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DVD Feature/ Manuel Göttsching & Kinga: "Wroclaw Live"

img  Tobias

For a man married to a movie director and an artist whose cover designs reveal a deep interest in the visual aspect of releasing records, Manuel Göttsching has remained remarkably absent from the video market. A short live set taped in 1997 is available from his website, as is a VHS of his installation “Die Mulde” from the same year, but until now, these have been the only alternatives to watching Göttsching in person. Now it is finally available, the “Wroclaw Live” DVD effectively delivers a double blow. Not only are we treated to one and a half hours of images and music, but also to a collaboration with Polish clip-artist Kinga Kielczynska, making this an optical document in more than just the obvious meaning of the term.

Göttsching and Kinga surely make for a rewarding team. Still more of an insider tip, but gaining appreciation with each festival appearance, Kielczynska’s worlds are sweet and colourful fantasies with non-linear narratives seen through the eyes of a child. Her pictures always move two steps forward, one step back and one to the side, without confusing the senses or burdening the spectator with philosophical metaphors. All attention is on the left side of the brain and the associations resulting from replacing the usual train of thought with a totally spontaneous chain of events connected by purely visual cues (as opposed to: intellectual). There is a distinct beat running through her stories, which matches that of the music accompanying it and takes on a meaning of its own, just like it is impossible to seperate Manuel Göttsching’s rhythms from his compositions: Through the pulse of the piece, the music unfolds. This is, of course, why slogans like “The Godfather of Techno” are going nowhere. Rather than submitting to the metrum of the drums, melodies and harmonies actively constitute the groove, their interaction causes the soft undulation which is so characteristic to his entire oeuvre and which runs through “Wroclaw Live” like a warm, sparkling river.

The partnership of Göttsching and Kielczynska is less one of different generations coming together in harmony (even though the press will be likely to claim otherwhise), but of two minds intuitively finding a common language in two different modes of expressions. The convolutions and onomatopoeia of “Trunky Groove” are intensified by the bright lights amidst an ocean of darkness, opened up by a rollercosting funfair mystery, the spinning harmonies of “Die Mulde” are answered by snippets of people jumping up from piles of paper. In the latter track, the combination works especially organically, with both artists finding a spot between the majestic and the naive. This may well have to do with the fact that  none of the two is fond of experiments for its own sake. Kinga’s images expressly use subtle processing, they are a distinct step back from the digital trickery many of her collegues use to camouflage a lack of content. Likewhise, Göttsching’s guitar solos, which form the emotional core of each of his performances here, reveal a closeness to the philosphy of the blues, no matter how many layers of electronics may be heaped upon it. On the stretched-out version of “Sunrain”, his connection to the minimalist-scene is as clear as never before, the patterns not just taking turns, but blending together in constantly new ways, while evolving and progressing over time.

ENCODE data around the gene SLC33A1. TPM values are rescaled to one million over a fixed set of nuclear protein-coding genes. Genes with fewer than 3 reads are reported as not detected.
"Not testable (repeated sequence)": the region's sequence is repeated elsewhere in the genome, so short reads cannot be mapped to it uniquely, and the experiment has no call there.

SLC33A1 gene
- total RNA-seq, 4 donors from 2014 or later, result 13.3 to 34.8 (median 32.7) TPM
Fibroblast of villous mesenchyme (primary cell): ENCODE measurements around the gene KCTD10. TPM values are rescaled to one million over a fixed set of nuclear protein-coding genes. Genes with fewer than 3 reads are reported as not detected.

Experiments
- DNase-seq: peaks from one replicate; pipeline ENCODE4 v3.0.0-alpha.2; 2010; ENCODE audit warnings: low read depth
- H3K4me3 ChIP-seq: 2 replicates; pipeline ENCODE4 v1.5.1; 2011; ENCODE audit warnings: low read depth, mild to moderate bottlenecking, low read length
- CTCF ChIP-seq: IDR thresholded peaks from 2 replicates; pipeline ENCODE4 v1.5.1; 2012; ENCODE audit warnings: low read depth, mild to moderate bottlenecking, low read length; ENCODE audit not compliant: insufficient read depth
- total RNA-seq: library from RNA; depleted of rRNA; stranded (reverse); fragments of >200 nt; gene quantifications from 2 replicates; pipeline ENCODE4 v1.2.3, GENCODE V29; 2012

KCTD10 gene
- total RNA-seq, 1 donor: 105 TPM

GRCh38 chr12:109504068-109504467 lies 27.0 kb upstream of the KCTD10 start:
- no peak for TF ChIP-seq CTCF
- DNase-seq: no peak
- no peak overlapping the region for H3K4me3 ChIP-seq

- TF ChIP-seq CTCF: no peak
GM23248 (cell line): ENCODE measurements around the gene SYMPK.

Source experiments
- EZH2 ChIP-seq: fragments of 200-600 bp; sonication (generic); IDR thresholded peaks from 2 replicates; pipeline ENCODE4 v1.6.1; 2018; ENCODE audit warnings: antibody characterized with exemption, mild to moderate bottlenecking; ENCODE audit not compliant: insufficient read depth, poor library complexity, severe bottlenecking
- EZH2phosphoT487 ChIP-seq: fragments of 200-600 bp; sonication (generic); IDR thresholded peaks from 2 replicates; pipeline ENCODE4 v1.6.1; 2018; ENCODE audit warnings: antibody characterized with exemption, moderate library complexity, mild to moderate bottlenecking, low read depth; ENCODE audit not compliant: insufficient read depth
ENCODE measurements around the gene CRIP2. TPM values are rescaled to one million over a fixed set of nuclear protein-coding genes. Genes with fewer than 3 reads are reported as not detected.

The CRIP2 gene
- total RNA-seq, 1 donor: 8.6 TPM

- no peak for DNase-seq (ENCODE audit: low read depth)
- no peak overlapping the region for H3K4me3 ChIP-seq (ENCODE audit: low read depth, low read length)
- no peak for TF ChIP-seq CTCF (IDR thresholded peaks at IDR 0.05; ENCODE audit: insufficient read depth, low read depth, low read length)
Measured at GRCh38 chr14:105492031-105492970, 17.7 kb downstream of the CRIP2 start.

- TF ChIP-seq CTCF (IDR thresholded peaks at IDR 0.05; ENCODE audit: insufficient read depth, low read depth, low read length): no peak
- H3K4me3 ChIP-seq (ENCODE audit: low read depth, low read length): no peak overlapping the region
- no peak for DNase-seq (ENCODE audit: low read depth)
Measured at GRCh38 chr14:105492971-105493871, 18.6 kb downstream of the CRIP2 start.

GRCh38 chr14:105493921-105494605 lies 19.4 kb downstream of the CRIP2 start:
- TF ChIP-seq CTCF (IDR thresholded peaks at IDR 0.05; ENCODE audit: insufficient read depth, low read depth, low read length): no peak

The highlight of the DVD, though, may well be the hypnotic seventeen minutes of closing track “Shuttlecock” (originally on the classic “Blackouts” album from 1977). Just like Kielczynska blends the technical with the innocent in revolving pictures of skirts dancing through corn fields, Göttsching allows his irresistible sequencer pattern to flow as if it were played by hand and to guide his guitar accompaniment, before discharging the energy in waves of distortion half-way. Throughout, the camera is mostly on Göttsching instead of the video split-screen at the middle of the stage, minutely capturing his responses to the images and his subtle way of determining their future course. The message is clear: Despite the impressive pictures, the music is still what matters most.

By Tobias Fischer

Homepage: Manuel Göttsching/Ashra

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